[Mar 16, 2024] The Visualisation of Hypotheses as a Balancing Act between Science and Illustration: A Talk by Prof. Dominik Lengyel

Event: Hybrid

Date: Saturday March 16, 2024

Time: 11 am – 12:30 pm (refreshments will be served)

Venue: Seminar Room, SS 6032, Department of Art History

In-person Event: Register Here – Space is Limited (Capacity Restricted)

Virtual Event: Register Here

It is the digital in the digital humanities that awakens both expectations and desires that can lead to epistemological aberrations. This applies in particular to the impact of images. Whereas in the pre-digital world, images that could be recognised as comparable to physical reality were firstly rare and secondly often from the world of fine art such as oil paintings, which have always had an artistic dimension as their primary connotation, images generated with the help of computers, and even more so today with the help of AI, seduce the viewer into believing that what they see is an authentic vision equivalent to physical reality as soon as it resembles physical reality. This also applies when it is obvious that the images cannot be photographs, simply because they contain historical content dating back to antiquity. Early architectural testimonies of Islamic art are likewise affected. As such, the visualisation of the reconstruction hypotheses of the Taq-e Kisra in the Sasanian summer residence Ktesiphon— a research collaboration with the Museum of Islamic Art in the Pergamon Museum Berlin, exhibited there and in the Sharjah Museum of Islamic Civilization, Sharjah, United Arab Emirates — was realised using the author’s “Visualisation of Uncertainty” method, the aim of which is to correspond as closely as possible to science in geometry through abstraction and at the same time to portray it as realistically as possible through “virtual photography”.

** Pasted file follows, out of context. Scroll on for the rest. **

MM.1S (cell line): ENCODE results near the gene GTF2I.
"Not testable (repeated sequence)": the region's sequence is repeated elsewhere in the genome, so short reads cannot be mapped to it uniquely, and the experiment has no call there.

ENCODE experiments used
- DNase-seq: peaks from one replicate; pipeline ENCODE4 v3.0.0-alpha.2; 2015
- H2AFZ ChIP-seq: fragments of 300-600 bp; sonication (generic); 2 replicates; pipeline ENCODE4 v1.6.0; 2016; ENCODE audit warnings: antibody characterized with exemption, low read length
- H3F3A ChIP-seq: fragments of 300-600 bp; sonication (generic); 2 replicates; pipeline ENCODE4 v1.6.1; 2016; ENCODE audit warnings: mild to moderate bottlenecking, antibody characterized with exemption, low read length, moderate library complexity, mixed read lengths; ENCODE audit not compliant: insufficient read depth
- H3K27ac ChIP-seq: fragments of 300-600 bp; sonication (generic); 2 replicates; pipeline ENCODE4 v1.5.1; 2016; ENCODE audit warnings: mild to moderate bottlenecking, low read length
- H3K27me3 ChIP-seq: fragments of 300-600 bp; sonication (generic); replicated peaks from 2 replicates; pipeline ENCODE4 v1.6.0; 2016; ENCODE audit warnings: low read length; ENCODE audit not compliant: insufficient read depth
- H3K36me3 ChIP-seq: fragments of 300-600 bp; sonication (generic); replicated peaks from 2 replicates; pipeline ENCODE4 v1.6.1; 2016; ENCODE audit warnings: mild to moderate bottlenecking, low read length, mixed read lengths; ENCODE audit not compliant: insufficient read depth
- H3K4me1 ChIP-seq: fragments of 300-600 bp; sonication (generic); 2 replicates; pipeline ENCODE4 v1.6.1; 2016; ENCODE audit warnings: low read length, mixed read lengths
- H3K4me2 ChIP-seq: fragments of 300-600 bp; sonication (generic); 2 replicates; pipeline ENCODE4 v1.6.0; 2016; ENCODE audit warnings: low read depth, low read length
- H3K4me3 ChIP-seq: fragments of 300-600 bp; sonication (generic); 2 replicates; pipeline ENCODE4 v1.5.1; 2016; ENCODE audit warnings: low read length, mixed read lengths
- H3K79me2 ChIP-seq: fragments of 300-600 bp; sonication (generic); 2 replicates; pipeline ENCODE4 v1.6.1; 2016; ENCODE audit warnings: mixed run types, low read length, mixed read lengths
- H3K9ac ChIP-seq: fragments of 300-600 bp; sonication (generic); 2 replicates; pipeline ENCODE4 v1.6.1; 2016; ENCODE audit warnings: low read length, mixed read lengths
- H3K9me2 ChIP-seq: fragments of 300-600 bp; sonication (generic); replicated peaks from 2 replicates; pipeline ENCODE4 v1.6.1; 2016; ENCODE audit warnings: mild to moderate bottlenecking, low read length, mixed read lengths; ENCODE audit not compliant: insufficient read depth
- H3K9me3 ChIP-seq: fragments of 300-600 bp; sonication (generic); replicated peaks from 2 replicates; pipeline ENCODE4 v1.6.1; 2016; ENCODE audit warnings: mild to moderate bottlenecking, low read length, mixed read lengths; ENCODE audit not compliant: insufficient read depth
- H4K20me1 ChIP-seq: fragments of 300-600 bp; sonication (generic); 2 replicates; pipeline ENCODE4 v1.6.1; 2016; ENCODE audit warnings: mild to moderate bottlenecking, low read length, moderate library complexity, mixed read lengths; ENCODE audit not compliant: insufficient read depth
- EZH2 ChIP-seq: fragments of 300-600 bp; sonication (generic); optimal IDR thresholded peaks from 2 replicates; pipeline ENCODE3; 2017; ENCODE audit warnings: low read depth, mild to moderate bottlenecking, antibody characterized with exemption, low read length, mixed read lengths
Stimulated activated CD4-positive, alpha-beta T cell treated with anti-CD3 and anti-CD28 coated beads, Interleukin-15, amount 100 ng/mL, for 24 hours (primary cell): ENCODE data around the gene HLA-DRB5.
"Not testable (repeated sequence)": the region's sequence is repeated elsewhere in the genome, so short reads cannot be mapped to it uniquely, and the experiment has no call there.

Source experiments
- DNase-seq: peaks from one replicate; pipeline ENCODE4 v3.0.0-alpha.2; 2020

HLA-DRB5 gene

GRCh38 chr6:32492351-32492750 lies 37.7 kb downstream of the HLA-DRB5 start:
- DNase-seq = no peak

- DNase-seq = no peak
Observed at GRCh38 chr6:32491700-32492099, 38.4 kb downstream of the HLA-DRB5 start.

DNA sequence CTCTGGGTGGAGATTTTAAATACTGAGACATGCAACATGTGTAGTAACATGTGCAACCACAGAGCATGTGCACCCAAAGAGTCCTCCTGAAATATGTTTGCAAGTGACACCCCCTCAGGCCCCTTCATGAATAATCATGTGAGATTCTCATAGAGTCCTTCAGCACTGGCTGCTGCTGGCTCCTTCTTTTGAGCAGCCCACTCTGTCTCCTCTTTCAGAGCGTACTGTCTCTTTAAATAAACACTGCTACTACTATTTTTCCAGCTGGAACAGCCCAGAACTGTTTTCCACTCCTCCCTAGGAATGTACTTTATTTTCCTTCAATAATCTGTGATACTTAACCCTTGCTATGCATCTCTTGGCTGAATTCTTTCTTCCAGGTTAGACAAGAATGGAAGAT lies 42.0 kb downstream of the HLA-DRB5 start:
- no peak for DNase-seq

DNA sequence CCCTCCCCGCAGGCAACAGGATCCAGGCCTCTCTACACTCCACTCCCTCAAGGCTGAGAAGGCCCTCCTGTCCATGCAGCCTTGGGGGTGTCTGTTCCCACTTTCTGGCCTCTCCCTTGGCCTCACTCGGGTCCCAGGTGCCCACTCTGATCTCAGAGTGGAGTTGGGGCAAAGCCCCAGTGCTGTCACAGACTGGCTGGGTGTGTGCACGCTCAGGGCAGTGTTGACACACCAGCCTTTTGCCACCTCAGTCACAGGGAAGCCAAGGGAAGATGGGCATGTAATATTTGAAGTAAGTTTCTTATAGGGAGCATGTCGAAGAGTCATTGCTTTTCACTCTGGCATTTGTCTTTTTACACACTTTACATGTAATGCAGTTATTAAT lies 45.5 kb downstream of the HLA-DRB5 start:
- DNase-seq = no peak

Dominik Lengyel has been a full university professor and Chair of Architecture and Visualisation at the BTU Brandenburg University of Technology Cottbus-Senftenberg since 2006. He studied mathematics and physics for a year before studying architecture at the University of Stuttgart in Germany, where he graduated with distinction and an architecture prize in 1997 after two years abroad at the Ecole d’Architecture Paris-Tolbiac and ETH Zurich in Switzerland. He worked as an architect in the planning department of the architectural office of Prof. O. M. Ungers in Cologne, Germany, where he also founded an office for architectural visualisation together with Catherine Toulouse. He first became a deputy professor, then a full professor at the Cologne University of Applied Sciences and was offered a position as a full professor in Mainz, which he had to turn down due to the call from the BTU. He is a member of the European Academy of Sciences and Arts in Salzburg. His research projects are funded by the German Research Foundation (DFG), the private German Gerda Henkel Foundation for Historical Humanities and the Federal Ministries for Education and Research (BMBF), for Economic Affairs and Energy (BMWi) and for the Interior, Building and Housing (BMI), among others.